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U.S. Trends in Gender-Affirming Surgery Explored

Last Updated: March 01, 2018.

About 11 percent of patient encounters with a diagnosis code of transsexualism or gender identity disorder involve gender-affirming surgery, and more than half are not covered by an insurance plan, according to a study published online Feb. 28 in JAMA Surgery.

THURSDAY, March 1, 2018 (HealthDay News) -- About 11 percent of patient encounters with a diagnosis code of transsexualism or gender identity disorder involve gender-affirming surgery, and more than half are not covered by an insurance plan, according to a study published online Feb. 28 in JAMA Surgery.

Joseph K. Canner, M.H.S., from the Johns Hopkins University School of Medicine in Baltimore, and colleagues analyzed data from the National Inpatient Sample to examine the incidence and trends over time of gender-affirming surgical procedures. Demographics, health insurance plan, and type of surgery were compared between 2000-2005 and 2006-2011 and annually from 2012 to 2014.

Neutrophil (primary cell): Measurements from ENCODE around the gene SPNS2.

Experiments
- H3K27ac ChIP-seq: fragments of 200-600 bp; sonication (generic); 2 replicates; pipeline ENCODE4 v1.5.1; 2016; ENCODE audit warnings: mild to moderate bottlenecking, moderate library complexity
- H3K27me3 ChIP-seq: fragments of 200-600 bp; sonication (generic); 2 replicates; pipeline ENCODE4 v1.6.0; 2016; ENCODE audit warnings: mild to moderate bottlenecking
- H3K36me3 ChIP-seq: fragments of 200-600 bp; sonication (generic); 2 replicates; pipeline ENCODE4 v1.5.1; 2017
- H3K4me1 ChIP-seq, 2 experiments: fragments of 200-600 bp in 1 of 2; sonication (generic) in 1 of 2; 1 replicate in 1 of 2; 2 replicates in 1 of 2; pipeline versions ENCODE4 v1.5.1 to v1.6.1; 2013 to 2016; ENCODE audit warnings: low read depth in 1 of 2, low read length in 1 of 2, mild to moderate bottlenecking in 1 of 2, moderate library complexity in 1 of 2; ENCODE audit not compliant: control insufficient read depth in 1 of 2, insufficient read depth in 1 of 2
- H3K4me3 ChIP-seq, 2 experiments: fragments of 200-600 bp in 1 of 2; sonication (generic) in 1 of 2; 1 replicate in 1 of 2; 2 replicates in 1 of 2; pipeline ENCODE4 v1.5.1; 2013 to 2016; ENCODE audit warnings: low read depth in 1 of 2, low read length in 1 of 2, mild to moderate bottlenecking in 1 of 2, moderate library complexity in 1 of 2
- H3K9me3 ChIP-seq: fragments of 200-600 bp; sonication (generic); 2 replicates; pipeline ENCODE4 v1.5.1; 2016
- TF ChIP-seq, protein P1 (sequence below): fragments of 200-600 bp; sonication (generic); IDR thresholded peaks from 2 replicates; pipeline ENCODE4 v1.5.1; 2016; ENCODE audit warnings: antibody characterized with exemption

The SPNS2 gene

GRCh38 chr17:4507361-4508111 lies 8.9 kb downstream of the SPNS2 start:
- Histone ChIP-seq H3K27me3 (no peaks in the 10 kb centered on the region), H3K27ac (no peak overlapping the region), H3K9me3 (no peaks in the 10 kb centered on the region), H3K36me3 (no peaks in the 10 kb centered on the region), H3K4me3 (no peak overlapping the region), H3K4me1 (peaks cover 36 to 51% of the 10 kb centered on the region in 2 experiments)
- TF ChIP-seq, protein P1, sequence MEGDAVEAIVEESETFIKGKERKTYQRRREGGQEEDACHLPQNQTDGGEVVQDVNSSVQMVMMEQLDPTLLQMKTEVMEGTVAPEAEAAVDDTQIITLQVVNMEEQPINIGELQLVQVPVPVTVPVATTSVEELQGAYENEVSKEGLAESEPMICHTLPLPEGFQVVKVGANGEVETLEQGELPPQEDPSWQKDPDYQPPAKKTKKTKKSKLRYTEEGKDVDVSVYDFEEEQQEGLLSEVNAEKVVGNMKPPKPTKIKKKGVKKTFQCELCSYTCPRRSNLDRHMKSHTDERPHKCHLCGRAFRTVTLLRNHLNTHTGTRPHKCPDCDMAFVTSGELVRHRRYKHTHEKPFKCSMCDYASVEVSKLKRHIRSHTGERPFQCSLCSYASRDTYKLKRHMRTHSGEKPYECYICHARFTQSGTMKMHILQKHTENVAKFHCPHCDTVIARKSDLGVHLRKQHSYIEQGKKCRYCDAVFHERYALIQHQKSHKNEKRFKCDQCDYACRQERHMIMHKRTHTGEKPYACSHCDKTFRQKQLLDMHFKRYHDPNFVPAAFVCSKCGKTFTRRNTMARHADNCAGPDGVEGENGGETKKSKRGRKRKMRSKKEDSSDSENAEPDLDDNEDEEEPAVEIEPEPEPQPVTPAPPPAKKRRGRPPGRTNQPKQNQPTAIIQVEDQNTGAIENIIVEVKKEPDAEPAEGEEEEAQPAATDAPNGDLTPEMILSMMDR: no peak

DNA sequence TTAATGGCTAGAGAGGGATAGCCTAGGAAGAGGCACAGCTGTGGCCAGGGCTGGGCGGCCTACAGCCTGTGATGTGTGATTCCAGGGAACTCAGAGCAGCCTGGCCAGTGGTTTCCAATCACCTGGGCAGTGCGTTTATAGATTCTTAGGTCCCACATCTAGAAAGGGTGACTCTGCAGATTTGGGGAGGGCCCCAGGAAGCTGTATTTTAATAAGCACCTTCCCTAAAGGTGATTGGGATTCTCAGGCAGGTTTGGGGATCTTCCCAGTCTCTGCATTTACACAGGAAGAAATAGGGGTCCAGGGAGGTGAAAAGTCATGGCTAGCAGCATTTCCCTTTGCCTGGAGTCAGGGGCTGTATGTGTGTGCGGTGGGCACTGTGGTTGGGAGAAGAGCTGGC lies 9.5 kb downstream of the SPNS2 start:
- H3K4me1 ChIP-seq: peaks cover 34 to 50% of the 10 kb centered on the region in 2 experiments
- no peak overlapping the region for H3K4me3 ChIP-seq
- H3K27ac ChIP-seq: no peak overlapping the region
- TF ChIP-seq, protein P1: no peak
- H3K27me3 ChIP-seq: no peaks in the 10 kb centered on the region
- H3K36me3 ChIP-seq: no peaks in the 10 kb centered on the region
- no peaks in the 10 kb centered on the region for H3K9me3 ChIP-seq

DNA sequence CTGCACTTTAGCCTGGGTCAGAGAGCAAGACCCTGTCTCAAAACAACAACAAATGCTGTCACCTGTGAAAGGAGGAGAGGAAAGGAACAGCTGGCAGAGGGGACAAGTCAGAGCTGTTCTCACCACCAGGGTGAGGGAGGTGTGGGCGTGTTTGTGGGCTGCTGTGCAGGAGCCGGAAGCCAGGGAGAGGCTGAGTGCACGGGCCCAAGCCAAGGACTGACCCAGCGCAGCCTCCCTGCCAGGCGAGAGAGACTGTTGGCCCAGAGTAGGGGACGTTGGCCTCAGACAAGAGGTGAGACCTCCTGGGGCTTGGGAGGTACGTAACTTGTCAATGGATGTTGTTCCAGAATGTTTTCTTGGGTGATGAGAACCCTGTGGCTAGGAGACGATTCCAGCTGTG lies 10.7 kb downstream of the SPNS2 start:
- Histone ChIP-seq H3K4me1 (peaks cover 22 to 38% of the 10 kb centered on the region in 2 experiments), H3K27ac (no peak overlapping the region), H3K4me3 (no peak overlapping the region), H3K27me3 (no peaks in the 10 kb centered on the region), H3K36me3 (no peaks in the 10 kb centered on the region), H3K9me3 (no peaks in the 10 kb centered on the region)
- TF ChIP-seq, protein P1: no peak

The researchers identified 37,827 encounters with a diagnosis code of transsexualism or gender identity disorder. Overall, 10.9 percent of these encounters involved gender-affirming surgery; 56.3 percent of patients undergoing these procedures were not covered by a health insurance plan. There was an increase in the incidence of genital surgery over time, from 72 percent of patients who underwent gender-affirming procedures in 2000-2005 to 83.9 percent of patients who underwent gender-affirming procedures in 2006-2011. Compared with 2012-2013, in 2014 there was almost a three-fold increase in the number of patients seeking these procedures who were covered by Medicare or Medicaid (from 25 to 70).

"As coverage for these procedures increases, likely so will demand for qualified surgeons to perform them," the authors write.

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